We at CFIF often highlight the clear and present danger that drug price control schemes pose to American…
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New Lung Cancer Breakthrough Illustrates the Potential Peril of Drug Price Controls

We at CFIF often highlight the clear and present danger that drug price control schemes pose to American consumers, who benefit from our private pharmaceutical sector that leads the world - by far - in innovation.  A new lung cancer treatment breakthrough in the form of Amgen's Lumakras illustrates that interrelationship.

Simply put, Lumakras reduced the risk of progression by 34% compared to chemotherapy in patents with advanced lung cancer, which is particularly welcome considering lung cancer's especially low survival rate (18.6% over five years, and just 5% for advanced forms).  The breakthrough required years of research and enormous amounts of investment, however, which The Wall Street Journal notes makes Lumakras the type of innovation put at risk by new drug price controls…[more]

September 22, 2022 • 05:06 PM

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New Study Confirms How Drug Price Controls Kill Investment and Innovation Print
By Timothy H. Lee
Thursday, December 02 2021
[G]overnment drug price controls in the EU directly correlate with less innovation and disappearing investment in research and development.

Anyone who considers European healthcare a model to emulate or welcomes government drug price controls just received a jarring corrective in the form of a new study by VitalTransformation.  

For example, as of 2019 late-stage biopharmaceutical venture capital funding in the European Union (EU) amounted to just 3% of the United States level.  

That’s not a typo.  Three percent.  

Additionally, biopharma startup investments in the EU – which include both internal domestic and foreign direct investments – totaled less than 10% of the U.S. level in 2020.  Between 2003 and 2019, biotech investments in the U.S. increased sixfold according to the study, whereas in the EU they remained stagnant for that nearly two-decade stretch.  And as of 2017, EU biotech patents per capita amounted to roughly 48% of the U.S. total.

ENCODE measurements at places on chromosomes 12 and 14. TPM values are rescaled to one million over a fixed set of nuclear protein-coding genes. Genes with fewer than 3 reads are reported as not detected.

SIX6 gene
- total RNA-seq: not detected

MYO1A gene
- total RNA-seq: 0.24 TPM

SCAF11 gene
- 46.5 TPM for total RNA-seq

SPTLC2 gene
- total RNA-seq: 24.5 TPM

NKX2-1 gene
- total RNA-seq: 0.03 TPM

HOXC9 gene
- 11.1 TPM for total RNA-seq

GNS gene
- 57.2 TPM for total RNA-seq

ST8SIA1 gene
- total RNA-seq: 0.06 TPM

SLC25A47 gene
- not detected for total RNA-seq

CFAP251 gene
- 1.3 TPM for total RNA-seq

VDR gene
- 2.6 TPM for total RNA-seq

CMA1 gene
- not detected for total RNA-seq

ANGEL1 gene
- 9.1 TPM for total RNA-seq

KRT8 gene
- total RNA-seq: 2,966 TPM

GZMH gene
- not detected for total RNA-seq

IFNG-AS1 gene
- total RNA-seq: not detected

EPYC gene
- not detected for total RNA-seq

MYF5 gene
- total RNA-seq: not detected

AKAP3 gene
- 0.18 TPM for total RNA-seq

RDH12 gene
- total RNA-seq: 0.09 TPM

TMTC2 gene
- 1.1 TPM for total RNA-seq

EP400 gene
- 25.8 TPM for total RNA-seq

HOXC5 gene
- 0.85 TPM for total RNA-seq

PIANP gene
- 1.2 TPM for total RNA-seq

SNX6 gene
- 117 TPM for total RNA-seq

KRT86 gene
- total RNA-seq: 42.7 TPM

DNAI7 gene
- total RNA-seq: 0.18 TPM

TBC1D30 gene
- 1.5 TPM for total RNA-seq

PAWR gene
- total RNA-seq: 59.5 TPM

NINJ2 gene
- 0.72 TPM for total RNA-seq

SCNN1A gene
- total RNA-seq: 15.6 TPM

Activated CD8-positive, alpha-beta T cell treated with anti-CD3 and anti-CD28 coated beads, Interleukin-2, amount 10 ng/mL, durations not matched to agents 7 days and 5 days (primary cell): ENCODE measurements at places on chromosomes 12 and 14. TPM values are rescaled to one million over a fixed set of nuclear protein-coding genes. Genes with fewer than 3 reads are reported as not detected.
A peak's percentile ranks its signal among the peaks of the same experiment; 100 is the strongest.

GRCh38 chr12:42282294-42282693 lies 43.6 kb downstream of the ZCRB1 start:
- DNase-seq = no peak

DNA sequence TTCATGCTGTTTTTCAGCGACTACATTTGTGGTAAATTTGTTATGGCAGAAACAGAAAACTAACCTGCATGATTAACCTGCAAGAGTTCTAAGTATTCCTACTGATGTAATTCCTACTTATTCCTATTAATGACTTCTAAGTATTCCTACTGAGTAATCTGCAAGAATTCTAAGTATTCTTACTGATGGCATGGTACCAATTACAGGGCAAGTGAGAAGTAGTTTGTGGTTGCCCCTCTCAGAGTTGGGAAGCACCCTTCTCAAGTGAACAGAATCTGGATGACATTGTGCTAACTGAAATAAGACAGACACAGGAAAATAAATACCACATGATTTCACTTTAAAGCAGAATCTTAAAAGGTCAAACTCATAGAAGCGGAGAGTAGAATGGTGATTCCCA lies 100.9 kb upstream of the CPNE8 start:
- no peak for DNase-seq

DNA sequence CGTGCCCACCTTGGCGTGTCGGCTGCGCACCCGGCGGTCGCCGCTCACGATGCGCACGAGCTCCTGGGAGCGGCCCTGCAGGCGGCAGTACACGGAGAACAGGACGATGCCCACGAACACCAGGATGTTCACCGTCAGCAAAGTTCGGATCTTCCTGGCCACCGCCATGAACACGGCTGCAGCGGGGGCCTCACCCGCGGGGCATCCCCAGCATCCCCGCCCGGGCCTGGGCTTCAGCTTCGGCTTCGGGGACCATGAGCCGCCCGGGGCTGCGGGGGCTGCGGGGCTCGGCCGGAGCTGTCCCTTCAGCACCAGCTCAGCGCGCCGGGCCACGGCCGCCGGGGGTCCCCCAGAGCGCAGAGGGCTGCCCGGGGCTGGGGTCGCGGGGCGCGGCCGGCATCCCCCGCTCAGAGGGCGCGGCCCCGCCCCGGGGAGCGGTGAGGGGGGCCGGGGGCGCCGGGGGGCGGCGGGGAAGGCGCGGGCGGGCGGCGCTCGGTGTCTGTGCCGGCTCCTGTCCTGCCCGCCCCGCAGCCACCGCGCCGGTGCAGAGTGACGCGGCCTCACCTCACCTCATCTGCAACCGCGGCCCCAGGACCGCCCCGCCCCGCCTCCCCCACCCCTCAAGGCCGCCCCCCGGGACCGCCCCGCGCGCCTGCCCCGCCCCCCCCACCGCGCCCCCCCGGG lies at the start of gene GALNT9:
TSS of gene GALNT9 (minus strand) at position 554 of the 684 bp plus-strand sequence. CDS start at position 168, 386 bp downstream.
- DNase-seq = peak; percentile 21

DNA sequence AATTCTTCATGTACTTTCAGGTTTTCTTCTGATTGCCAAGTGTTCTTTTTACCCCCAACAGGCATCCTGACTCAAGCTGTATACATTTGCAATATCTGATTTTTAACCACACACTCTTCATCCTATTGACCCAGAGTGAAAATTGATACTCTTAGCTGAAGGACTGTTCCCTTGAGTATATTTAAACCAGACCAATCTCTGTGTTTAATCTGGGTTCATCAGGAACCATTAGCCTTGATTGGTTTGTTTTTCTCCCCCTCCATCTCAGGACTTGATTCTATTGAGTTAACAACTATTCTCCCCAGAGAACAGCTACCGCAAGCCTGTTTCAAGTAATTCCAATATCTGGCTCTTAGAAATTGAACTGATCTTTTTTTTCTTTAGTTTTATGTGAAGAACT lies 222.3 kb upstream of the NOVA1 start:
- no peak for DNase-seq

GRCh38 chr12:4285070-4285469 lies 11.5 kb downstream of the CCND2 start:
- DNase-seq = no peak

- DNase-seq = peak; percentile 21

Those disparities weren’t always the case, however.  The point of the new study is that Europe’s decline occurred as it progressively experimented with counterproductive artificial government price controls:  

Previous research has shown measurable declines in the EU biopharma ecosystem relative to the United States, as government price controls on medicines expanded in Europe.  In 2009, Arthur Daemmrich of the Harvard Business School noted, “Between 1961 and 1980, firms based on the European continent invented and brought to market over sixty percent of new therapeutic molecules…  By 1991, firms in the United States were inventing over forty percent of new drugs…”  Stephen Eger and Jorg Mahlich, in the Health Economics Review in 2014, found that, “The higher the share of sales made in the [European Medicines Agency] EMA region, the higher is the negative impact – in other words the more sales a company makes in the EMA region beyond a certain threshold, the higher the decline in R&D investment.”